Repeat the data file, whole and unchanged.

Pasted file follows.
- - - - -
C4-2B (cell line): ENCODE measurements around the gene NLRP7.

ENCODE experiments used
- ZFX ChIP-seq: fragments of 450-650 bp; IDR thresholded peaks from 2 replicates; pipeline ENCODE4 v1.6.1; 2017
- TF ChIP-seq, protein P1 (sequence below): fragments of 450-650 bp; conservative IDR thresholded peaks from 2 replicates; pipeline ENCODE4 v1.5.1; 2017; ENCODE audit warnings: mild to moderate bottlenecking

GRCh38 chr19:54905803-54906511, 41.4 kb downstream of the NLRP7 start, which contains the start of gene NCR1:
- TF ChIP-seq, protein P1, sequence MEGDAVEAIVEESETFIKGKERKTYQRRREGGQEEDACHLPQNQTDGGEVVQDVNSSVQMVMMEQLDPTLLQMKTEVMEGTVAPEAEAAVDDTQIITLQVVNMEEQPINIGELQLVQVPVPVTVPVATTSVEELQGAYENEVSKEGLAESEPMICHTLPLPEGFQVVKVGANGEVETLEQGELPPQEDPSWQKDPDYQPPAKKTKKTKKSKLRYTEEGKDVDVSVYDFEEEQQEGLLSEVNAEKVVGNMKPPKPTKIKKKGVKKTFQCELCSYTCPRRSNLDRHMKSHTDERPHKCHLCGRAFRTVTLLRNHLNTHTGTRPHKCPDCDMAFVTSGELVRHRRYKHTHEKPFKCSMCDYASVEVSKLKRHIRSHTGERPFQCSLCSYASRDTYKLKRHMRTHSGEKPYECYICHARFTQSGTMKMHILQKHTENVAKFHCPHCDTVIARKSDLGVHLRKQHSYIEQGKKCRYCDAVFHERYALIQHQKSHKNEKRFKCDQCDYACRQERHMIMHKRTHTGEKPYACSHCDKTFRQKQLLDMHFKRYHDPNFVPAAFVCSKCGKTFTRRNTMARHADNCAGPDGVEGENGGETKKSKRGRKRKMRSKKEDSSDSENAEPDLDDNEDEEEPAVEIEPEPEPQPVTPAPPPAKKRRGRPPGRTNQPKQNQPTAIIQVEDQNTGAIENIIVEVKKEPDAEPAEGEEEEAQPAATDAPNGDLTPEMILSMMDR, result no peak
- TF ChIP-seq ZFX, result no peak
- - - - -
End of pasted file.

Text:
C4-2B (cell line): ENCODE measurements around the gene NLRP7.

ENCODE experiments used
- ZFX ChIP-seq: fragments of 450-650 bp; IDR thresholded peaks from 2 replicates; pipeline ENCODE4 v1.6.1; 2017
- TF ChIP-seq, protein P1 (sequence below): fragments of 450-650 bp; conservative IDR thresholded peaks from 2 replicates; pipeline ENCODE4 v1.5.1; 2017; ENCODE audit warnings: mild to moderate bottlenecking

GRCh38 chr19:54905803-54906511, 41.4 kb downstream of the NLRP7 start, which contains the start of gene NCR1:
- TF ChIP-seq, protein P1, sequence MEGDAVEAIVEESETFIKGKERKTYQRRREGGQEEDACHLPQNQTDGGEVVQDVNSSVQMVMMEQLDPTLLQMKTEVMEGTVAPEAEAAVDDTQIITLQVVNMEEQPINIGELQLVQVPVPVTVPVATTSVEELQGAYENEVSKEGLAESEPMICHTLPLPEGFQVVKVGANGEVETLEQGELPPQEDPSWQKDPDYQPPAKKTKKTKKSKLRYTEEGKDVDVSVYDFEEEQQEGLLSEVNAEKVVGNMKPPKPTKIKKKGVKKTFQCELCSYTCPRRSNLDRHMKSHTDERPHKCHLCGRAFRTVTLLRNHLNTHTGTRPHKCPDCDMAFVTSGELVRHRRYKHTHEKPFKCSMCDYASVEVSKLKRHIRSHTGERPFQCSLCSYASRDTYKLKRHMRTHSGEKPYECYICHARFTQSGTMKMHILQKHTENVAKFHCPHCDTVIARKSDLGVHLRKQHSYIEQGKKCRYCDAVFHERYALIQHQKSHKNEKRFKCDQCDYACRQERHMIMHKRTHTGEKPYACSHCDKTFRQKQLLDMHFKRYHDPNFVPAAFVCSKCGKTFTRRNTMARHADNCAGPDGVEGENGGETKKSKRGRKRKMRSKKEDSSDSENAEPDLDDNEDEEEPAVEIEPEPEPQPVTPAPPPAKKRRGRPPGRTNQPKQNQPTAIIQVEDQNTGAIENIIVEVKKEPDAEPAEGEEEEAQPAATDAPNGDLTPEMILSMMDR, result no peak
- TF ChIP-seq ZFX, result no peak